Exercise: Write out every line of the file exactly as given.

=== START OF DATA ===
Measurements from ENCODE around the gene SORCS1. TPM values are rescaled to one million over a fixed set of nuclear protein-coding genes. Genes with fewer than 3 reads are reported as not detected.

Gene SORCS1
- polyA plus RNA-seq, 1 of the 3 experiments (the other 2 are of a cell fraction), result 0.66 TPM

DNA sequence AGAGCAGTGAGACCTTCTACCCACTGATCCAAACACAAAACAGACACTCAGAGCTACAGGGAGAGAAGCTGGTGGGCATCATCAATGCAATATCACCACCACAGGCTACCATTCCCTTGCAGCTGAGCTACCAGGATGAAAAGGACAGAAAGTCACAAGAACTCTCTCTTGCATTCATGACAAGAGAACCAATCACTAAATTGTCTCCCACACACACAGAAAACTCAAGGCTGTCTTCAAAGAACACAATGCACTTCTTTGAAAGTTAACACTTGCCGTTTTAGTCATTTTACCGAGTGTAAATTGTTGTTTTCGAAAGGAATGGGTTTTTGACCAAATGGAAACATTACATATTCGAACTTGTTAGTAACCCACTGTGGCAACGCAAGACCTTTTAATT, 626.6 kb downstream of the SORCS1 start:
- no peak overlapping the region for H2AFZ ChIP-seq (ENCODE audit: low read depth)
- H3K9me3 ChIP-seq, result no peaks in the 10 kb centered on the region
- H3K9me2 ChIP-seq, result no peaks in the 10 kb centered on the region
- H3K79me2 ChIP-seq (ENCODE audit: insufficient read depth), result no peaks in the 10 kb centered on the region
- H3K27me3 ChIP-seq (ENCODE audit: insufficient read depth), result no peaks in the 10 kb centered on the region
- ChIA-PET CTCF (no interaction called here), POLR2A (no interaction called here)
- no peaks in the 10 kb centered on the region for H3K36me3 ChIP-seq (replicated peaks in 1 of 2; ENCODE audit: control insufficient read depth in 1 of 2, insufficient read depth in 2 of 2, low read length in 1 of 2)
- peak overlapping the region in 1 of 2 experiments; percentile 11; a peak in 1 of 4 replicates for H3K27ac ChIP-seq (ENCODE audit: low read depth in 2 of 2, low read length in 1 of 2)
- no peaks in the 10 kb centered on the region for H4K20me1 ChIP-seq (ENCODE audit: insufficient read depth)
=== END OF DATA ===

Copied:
Measurements from ENCODE around the gene SORCS1. TPM values are rescaled to one million over a fixed set of nuclear protein-coding genes. Genes with fewer than 3 reads are reported as not detected.

Gene SORCS1
- polyA plus RNA-seq, 1 of the 3 experiments (the other 2 are of a cell fraction), result 0.66 TPM

DNA sequence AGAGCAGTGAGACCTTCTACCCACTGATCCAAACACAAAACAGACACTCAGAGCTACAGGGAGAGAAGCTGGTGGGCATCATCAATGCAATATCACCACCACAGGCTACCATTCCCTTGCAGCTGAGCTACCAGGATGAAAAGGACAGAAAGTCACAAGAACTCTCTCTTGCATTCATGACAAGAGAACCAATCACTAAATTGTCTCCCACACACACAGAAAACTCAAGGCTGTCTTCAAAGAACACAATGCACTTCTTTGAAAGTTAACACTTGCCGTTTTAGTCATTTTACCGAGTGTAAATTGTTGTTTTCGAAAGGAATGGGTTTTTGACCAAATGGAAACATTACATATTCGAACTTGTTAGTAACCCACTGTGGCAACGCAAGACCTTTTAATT, 626.6 kb downstream of the SORCS1 start:
- no peak overlapping the region for H2AFZ ChIP-seq (ENCODE audit: low read depth)
- H3K9me3 ChIP-seq, result no peaks in the 10 kb centered on the region
- H3K9me2 ChIP-seq, result no peaks in the 10 kb centered on the region
- H3K79me2 ChIP-seq (ENCODE audit: insufficient read depth), result no peaks in the 10 kb centered on the region
- H3K27me3 ChIP-seq (ENCODE audit: insufficient read depth), result no peaks in the 10 kb centered on the region
- ChIA-PET CTCF (no interaction called here), POLR2A (no interaction called here)
- no peaks in the 10 kb centered on the region for H3K36me3 ChIP-seq (replicated peaks in 1 of 2; ENCODE audit: control insufficient read depth in 1 of 2, insufficient read depth in 2 of 2, low read length in 1 of 2)
- peak overlapping the region in 1 of 2 experiments; percentile 11; a peak in 1 of 4 replicates for H3K27ac ChIP-seq (ENCODE audit: low read depth in 2 of 2, low read length in 1 of 2)
- no peaks in the 10 kb centered on the region for H4K20me1 ChIP-seq (ENCODE audit: insufficient read depth)